Come on Chuk. That game has gone. In all reality- it is STILL a better deal to rent for 3 years than to buy a condo in the GZ. And you don’t have to come up with thousands of dollars for the downpayment or worry about any special assessments etc.

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  25. “Why buy? Just rent the darn thing.”

    It’s always a case by case thing but I’ll tell you that I bought about 18 months ago and now I live in a much better home for a fraction of what I used to pay in rent. My monthly cost went from $3200 to $2000 and that $2000 is tax deductible. Yeah, I only borrowed like 55% but the opportunity cost on the 45% isn’t that high right now. I recently refinanced and bought down the rate to 2.25% on a 7 year ARM. And I don’t care what happens in 7 years because I need to move to a warmer place with a lower cost of living then.

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  26. “Compared to what Gary? Compared to 3 years ago? Compared to 5 years ago? Compared to 10 years ago? Compared to what?

    19 permits. That sounds low. In your neighborhood, there were whole huge block long construction projects that were planned before the bust. Whatever happened to those? The land is sitting there empty. In some cases, the old development signs are still on the site. I would assume they’re going to build on those plots eventually though.”

    OK. Here’s the whole story: http://www.chicagonow.com/getting-real/2013/08/new-construction-in-chicago-a-far-cry-from-its-peak-levels/ 19 permits between Ashland and Western and Grand and Chicago in 6 months is a TON. I don’t know anything about huge block long construction projects planned back when but when Noah did one at Erie and Damen it sold out in 30 days. There is almost no vacant land here and in the last couple of years teardowns have gone from $180K to $325K.

    It’s pointless to compare today’s real estate market to bubble years. Those were aberrations.

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  27. “too many people are obsessed with real estate (for now) to really pay any attention to stocks. They have no idea the wealth they’re missing out in on Wall Street. But they’ll figure it out (eventually) and pile in there just in time for that asset class to crash.”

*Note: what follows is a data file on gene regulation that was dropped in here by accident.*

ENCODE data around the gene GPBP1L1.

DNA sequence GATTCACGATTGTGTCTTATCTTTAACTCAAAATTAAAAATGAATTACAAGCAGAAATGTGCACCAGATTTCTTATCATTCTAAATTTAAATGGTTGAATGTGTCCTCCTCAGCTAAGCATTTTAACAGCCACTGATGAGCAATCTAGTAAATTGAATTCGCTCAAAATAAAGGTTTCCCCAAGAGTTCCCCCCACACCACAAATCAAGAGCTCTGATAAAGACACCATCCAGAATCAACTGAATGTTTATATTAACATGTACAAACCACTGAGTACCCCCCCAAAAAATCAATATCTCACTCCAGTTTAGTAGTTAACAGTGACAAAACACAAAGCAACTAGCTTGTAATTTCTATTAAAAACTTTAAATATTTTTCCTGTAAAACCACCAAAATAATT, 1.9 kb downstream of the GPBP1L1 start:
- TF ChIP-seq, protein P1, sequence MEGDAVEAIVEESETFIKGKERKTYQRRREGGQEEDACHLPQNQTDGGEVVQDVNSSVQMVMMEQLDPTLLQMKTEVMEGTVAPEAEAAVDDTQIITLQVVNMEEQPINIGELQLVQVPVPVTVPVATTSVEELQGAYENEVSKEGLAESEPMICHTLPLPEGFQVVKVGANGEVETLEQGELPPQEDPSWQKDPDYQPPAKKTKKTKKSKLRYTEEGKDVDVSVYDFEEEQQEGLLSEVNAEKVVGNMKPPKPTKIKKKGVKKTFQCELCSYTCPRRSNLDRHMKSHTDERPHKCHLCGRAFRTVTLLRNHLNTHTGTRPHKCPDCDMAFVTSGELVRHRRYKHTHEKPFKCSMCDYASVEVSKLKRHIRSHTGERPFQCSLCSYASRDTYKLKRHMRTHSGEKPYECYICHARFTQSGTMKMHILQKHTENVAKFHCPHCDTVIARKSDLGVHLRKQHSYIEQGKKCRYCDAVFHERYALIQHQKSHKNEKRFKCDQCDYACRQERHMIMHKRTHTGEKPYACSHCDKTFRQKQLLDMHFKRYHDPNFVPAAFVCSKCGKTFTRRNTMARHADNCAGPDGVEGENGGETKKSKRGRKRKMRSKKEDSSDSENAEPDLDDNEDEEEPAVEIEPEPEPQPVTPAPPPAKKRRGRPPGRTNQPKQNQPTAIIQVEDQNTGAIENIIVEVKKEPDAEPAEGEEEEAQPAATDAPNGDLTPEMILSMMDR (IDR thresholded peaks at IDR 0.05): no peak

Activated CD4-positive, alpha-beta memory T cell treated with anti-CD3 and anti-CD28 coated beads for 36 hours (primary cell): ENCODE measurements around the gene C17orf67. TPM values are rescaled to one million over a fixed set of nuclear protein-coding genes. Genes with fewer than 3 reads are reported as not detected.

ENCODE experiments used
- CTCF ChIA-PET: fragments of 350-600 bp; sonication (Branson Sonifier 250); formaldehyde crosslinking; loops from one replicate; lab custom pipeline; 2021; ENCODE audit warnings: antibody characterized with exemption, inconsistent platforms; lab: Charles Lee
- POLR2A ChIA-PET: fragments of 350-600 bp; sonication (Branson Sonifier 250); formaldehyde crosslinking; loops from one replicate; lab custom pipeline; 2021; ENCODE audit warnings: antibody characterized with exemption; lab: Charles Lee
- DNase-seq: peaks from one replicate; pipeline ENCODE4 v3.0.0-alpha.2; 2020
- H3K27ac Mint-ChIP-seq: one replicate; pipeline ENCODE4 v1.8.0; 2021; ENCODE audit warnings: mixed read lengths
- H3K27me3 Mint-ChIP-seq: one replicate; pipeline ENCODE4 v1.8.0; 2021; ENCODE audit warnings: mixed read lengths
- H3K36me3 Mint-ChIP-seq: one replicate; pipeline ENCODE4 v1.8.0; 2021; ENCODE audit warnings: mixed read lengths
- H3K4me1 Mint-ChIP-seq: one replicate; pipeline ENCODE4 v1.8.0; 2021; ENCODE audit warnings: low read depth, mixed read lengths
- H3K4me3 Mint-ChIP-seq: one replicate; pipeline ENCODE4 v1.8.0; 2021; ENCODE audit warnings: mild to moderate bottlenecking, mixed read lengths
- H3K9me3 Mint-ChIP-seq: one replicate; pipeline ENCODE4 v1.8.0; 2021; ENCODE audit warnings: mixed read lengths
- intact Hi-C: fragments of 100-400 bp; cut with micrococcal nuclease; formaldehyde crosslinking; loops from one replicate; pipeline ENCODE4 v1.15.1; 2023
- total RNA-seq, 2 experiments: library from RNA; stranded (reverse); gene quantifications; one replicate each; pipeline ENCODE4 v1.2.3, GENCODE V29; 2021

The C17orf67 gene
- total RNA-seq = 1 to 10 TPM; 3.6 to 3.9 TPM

Yep, I’ll agree with you on that one… people pouring money into longer term bonds… won’t enjoy looking at their statements in a few years very much… at least they’ll get their money back eventually though

    as for this
    “Why buy? Just rent the darn thing.

    I don’t understand the “must buy” mentality. It’s stupid. What a moron to buy right now with prices rising an inventory at multi-decade lows. There are thousands of apartments scheduled to come on the market in the next 12 months. Rents will come down. Just rent a luxury unit. So much easier. ”

    I told him what an idiot he’s being and he knows it, but he wants to buy for purely emotional reasons (long story i’m not going to go into on here) but I have told him for hours that he should just rent, but he doesn’t want to listen. At least he’ll be staying in his 2/2 for over 5 years, so thats good I guess.

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  28. “I think you mean “assets” are back to where they were during bubble times and even higher for the 1%. Luxury real estate is booming because the global stock markets are at all-time highs. It’s as simple as that. It has NOTHING to do with incomes. In fact, incomes continue to trail for big firm lawyers, doctors and all the rest. Big firm lawyers continue to take pay cuts! (at the partner level.) That ship has sailed. And associates haven’t seen pay raises (in the lockstep) in 5 or 6 years. They are losing ground compared with inflation (even as little as there is.)”

    There is so much wrong with this.
    “I think you mean “assets” are back to where they were during bubble times and even higher for the 1%.”
    Nope – incomes are back. Try google.
    “It has NOTHING to do with incomes.”
    Wrong. It is partially incomes coming back for the top brackets + confidence in the economy + rates still low. As chuck said earlier the drop from bubble can’t be explained solely by incomes decreasing.
    ” In fact, incomes continue to trail for big firm lawyers, doctors and all the rest. Big firm lawyers continue to take pay cuts! (at the partner level.) That ship has sailed. And associates haven’t seen pay raises (in the lockstep) in 5 or 6 years.”
    So so wrong. My SO is a lawyer at a big firm and we have many lawyer friends. Their firms (and them) are having record years. My good friend is at a big 6 accounting firm – he is swamped with work and is making more than he ever has. Don’t know about doctors – don’t have any friends in medical field. It took me literally 30 seconds to find this:
    http://www.nalp.org/associate_salaries_sept2013
    Here is the first sentence:
    “Starting associate salaries at large law firms have remained essentially flat since 2007, despite some erosion of the prevalence of $160,000 as the norm.”